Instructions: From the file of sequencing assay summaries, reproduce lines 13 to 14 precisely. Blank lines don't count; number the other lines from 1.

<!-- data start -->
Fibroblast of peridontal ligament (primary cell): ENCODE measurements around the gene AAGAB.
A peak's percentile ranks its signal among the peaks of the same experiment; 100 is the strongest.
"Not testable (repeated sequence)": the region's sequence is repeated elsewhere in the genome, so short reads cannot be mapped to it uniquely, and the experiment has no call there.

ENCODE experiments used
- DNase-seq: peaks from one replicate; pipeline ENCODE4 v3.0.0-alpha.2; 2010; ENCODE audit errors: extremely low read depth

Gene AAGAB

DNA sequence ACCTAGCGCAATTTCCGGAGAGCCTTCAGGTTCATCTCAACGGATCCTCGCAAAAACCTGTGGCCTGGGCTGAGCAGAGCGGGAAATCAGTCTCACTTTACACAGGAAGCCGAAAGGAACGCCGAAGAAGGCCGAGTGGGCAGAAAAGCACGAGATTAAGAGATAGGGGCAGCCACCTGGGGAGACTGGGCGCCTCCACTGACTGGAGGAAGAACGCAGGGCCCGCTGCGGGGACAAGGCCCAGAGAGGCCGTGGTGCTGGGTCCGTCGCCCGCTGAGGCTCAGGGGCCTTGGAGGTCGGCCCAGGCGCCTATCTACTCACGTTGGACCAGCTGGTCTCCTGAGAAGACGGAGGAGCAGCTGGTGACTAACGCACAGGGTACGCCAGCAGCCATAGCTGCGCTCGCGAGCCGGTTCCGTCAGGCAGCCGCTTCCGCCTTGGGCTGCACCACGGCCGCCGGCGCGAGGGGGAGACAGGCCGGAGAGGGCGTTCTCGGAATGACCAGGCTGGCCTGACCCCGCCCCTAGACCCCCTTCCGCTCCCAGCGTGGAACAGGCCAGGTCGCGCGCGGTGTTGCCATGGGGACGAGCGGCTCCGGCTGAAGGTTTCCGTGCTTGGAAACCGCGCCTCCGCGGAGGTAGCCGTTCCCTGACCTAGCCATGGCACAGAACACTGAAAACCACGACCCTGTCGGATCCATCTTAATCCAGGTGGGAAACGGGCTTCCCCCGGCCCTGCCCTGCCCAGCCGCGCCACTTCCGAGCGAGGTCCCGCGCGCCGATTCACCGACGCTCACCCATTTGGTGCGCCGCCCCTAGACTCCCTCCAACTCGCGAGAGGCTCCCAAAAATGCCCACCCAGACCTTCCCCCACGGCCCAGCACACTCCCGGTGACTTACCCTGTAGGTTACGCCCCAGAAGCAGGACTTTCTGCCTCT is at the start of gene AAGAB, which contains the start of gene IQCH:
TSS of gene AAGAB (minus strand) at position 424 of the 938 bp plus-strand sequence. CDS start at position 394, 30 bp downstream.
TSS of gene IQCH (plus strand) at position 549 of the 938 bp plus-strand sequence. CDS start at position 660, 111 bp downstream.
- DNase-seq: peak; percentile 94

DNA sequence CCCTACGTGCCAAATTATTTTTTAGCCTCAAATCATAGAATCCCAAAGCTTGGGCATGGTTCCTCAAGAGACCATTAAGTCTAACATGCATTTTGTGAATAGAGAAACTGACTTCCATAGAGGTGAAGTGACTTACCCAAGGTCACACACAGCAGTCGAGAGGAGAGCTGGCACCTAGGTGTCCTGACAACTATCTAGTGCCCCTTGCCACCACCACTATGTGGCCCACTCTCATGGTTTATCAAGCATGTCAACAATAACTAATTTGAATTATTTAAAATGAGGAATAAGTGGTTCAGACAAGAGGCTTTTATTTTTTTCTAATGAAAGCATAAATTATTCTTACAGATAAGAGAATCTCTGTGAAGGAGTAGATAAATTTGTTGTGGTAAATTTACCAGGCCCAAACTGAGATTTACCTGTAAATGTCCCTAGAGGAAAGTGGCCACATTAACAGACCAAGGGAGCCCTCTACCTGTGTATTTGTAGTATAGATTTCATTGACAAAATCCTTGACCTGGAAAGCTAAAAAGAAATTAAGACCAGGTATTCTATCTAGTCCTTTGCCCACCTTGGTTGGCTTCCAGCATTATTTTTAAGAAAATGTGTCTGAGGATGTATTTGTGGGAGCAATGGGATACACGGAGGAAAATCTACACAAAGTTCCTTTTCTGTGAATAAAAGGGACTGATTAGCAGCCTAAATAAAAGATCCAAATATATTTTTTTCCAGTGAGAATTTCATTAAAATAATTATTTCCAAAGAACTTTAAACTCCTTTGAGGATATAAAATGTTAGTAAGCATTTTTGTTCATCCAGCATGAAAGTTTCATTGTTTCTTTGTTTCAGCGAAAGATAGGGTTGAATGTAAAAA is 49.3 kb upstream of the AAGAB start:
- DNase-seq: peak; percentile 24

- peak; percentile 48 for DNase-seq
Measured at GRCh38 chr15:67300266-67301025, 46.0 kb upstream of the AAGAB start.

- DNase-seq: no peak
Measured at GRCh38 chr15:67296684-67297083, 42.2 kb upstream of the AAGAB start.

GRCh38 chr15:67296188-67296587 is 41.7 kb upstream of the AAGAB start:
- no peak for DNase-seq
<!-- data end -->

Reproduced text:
- peak; percentile 48 for DNase-seq
Measured at GRCh38 chr15:67300266-67301025, 46.0 kb upstream of the AAGAB start.